The first meeting of the ECB’s governing council chaired by Christine Lagarde will not go down in history for monetary policy decision-taking. Beyond the light-hearted and straightforward tone, however, some points are worth making.
- “Neither dove, nor hawk, but an owl”
- The monetary policy status quo will be prolonged
- A strategic review of monetary policy tools in 2020
The status quo on policy rates had been expected, as was the confirmation of net purchases of securities by the eurozone central bank under its asset purchase programme (APP). The ECB will also continue to reinvest repayments of principal on maturing securities. In response to a question after the 12 December meeting, Lagarde said that she would not revisit the past. Policy decisions that were made, stand, and they were re-endorsed yet again.
From the point of view of communication, the post-meeting press conference went well. This last council meeting of 2019 was newsworthy for being Lagarde’s first as Chair after eight years of Mario Draghi presiding over matters and undeniably imposing his style.
Lagarde did not hesitate to remind the media that each president has his or her own style of communicating, and that it was not appropriate to make comparisons or overinterpret any statement. She cut the ground from under commentators’ feet by saying playfully: “I’m neither dove nor hawk and my ambition is to be this owl that is often associated with a little bit of wisdom”.
Wisdom will indeed be needed just as the first signs of growth stabilising in the eurozone emerge after the deterioration of recent months, while inflation pressures remains benign. The ECB’s inflation forecasts were revised slightly downwards for 2021 (from 1.5% to 1.4%) and the figure for 2022 is still modest (1.6%). Lagarde said that inflation in Q4 2022 was expected at 1.7%, the numbers were therefore going ‘in the right direction’, although still short of the target.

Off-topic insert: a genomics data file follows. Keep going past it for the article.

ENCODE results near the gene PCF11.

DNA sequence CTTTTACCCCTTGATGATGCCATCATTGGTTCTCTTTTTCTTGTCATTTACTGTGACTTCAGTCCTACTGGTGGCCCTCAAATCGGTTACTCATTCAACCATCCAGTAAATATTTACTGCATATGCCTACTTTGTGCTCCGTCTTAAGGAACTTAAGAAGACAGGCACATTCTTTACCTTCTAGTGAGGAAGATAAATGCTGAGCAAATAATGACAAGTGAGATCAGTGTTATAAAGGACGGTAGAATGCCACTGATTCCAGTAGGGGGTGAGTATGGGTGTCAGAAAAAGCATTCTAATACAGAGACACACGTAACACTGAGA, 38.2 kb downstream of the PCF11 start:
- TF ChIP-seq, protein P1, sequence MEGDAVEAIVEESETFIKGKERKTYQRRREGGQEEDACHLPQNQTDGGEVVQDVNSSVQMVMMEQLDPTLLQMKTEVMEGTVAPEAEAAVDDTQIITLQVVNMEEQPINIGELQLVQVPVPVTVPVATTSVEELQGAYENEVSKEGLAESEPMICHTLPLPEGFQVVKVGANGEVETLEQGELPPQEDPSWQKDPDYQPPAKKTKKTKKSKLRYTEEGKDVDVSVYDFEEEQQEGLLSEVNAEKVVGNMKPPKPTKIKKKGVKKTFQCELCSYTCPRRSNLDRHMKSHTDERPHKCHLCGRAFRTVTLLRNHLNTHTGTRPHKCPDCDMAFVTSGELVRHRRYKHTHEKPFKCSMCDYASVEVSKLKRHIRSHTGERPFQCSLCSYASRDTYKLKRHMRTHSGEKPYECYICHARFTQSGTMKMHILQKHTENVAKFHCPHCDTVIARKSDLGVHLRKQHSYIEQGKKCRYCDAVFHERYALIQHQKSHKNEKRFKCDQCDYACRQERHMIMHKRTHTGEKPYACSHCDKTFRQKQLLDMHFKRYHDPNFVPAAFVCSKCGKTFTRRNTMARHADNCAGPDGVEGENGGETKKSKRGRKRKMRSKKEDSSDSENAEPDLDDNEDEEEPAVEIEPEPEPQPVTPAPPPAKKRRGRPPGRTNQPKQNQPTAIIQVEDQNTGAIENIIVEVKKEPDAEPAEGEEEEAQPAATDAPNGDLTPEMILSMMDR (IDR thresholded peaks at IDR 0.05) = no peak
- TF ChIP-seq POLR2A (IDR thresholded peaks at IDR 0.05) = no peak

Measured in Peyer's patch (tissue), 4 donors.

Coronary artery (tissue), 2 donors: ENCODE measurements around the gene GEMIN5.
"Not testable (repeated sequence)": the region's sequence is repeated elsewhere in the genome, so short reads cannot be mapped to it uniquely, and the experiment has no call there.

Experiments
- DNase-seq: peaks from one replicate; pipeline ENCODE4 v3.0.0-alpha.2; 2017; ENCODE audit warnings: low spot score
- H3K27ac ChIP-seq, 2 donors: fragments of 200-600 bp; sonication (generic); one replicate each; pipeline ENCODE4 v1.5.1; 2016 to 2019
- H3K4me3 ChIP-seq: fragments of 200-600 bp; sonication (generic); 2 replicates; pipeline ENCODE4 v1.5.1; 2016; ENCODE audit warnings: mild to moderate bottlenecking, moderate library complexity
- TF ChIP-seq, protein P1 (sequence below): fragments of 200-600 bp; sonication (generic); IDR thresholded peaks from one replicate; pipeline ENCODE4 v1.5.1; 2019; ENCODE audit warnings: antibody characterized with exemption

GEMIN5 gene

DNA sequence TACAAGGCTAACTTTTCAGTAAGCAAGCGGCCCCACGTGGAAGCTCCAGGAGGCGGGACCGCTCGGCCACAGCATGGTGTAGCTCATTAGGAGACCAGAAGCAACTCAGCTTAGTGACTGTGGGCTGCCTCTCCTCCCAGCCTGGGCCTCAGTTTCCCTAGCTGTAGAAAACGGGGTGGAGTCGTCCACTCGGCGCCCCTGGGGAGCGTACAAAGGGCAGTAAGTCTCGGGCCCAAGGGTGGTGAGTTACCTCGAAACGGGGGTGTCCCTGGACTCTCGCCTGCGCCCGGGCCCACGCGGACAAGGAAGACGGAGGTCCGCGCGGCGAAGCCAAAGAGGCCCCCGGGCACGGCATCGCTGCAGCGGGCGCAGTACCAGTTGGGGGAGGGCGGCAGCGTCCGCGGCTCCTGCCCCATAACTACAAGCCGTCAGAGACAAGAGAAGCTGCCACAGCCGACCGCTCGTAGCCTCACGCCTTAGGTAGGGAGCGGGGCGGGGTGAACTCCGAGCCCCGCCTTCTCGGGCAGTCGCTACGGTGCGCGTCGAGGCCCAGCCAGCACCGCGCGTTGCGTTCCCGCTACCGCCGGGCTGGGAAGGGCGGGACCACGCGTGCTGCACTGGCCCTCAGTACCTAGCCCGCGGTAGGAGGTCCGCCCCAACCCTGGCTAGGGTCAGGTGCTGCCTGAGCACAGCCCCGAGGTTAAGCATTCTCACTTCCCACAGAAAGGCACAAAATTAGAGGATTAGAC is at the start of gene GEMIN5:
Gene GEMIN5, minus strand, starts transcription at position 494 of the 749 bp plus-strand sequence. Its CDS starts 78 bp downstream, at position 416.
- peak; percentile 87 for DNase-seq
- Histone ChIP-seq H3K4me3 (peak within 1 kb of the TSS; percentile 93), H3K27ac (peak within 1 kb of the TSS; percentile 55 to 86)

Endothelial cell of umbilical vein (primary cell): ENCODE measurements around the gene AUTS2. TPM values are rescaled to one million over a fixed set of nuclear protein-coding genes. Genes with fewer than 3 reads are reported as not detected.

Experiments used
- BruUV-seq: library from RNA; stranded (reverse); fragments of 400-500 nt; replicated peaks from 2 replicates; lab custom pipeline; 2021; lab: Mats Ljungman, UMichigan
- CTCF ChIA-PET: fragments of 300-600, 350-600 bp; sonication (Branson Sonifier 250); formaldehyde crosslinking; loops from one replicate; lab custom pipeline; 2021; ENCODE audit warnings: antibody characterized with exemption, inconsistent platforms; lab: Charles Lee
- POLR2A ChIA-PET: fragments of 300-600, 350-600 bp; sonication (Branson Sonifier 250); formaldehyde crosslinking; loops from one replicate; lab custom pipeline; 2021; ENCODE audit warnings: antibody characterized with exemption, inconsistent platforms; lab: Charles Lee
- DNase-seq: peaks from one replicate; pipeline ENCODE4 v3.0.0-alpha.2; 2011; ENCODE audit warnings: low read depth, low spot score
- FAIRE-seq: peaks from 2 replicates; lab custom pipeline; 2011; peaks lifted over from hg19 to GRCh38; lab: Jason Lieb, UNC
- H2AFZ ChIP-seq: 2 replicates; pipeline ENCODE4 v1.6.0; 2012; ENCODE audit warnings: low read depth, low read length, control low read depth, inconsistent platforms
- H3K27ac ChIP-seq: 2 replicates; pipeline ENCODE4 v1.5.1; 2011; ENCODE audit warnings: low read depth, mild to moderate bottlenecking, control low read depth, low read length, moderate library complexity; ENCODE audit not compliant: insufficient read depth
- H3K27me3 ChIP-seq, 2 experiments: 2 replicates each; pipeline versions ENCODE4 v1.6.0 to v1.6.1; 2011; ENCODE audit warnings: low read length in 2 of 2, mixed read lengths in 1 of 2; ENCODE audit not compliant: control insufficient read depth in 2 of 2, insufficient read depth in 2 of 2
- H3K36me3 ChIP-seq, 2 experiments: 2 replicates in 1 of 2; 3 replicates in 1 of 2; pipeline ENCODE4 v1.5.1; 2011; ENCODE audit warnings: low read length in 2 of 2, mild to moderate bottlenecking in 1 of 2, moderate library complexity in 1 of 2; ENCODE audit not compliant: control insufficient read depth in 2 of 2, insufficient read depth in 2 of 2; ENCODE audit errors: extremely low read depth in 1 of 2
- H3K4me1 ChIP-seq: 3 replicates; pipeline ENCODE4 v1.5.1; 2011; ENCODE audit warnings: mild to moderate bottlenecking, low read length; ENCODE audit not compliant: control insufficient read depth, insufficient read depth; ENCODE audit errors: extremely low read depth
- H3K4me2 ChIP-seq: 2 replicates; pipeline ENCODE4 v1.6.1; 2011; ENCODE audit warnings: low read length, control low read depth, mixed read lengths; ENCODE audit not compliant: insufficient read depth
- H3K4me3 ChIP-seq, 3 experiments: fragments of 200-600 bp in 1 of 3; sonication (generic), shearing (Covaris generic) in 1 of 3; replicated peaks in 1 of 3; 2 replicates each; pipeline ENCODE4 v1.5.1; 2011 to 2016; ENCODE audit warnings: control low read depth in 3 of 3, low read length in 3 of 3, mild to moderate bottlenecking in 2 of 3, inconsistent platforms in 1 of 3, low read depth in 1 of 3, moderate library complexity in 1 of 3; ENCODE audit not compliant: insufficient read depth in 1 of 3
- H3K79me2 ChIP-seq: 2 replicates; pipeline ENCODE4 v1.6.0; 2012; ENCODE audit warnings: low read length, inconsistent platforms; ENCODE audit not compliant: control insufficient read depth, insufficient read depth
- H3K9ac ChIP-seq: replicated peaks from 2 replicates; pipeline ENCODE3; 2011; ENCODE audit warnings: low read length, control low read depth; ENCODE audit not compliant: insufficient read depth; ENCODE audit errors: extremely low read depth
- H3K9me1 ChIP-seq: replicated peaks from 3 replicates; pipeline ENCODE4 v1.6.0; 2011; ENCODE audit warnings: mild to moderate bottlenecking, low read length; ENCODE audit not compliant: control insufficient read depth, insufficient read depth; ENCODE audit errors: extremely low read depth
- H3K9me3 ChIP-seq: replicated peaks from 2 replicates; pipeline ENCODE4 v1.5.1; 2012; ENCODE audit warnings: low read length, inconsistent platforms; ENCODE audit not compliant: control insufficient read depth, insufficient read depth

Exhibit 1: ECB forecasts as of 12 December 2019
An inflation target revisited in 2020?
Lagarde announced that the ECB would launch a strategic review of its monetary policy framework in January. This should be completed ‘before the end of 2020.’ She indicated that such an exercise was not unusual and even found it to be ‘a little late’ given that the previous review took place in 2003.
She intends to involve members of parliaments, the academic community and civil society representatives in the process. In particular, the review should lead to defining how the inflation target is to be considered, and it is likely that the notion of a ‘symmetrical’ objective will be more firmly anchored in the conduct of monetary policy.
Debates about the effects of negative rates are beginning to stir at major central banks around the world. Lagarde was candid on this subject, while delivering a strong message. When asked about the existence of a ‘reversal rate,’ i.e. a negative policy rate whose adverse effects outweigh the positive impact normally observed in the event of a decline in rates when they are positive, she replied: “My understanding of the reversal rate is that you are facing a ‘reversal rate’ when credit begins to contract, which is not the case. Of course, we are keeping a close eye on credit developments in the private sector.”
Exhibit 2: Private sector credit growth is steady (annual change, in %)
More economic policy coordination?
To start with, let us refer in full to the paragraph in the introductory statement on public finances: Regarding public finance policies, the eurozone’s fiscal stance is expected to remain mildly expansionary in 2020, thus supporting economic activity. In view of the weakened economic outlook, the (council) welcomes the Eurogroup’s call for differentiated fiscal responses and its readiness to coordinate. Governments with fiscal room to manoeuvre should be ready to act in an effective and timely manner. In countries where public debt is high, governments need to pursue prudent policies and meet structural balance targets, thus creating the conditions for automatic stabilisers to operate freely. All countries should step up their efforts towards a more growth-friendly composition of public finances.
The message is clear, and it becomes even more so by linking the answer to a question. While recalling that central bank independence is critical and must be respected, Lagarde said, “I don’t see anything wrong with policymakers actually agreeing that they’re going to make the efforts that they can in order to reach their respective goals”.
As well as wisdom, pragmatism seems to be one of the owl’s attributes.
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